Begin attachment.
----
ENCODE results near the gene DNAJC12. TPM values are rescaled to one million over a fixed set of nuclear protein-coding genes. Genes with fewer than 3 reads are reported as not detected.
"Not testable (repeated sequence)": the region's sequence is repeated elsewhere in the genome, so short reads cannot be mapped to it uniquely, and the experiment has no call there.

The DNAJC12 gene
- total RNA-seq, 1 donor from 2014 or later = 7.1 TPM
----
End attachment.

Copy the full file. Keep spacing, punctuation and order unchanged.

ENCODE results near the gene DNAJC12. TPM values are rescaled to one million over a fixed set of nuclear protein-coding genes. Genes with fewer than 3 reads are reported as not detected.
"Not testable (repeated sequence)": the region's sequence is repeated elsewhere in the genome, so short reads cannot be mapped to it uniquely, and the experiment has no call there.

The DNAJC12 gene
- total RNA-seq, 1 donor from 2014 or later = 7.1 TPM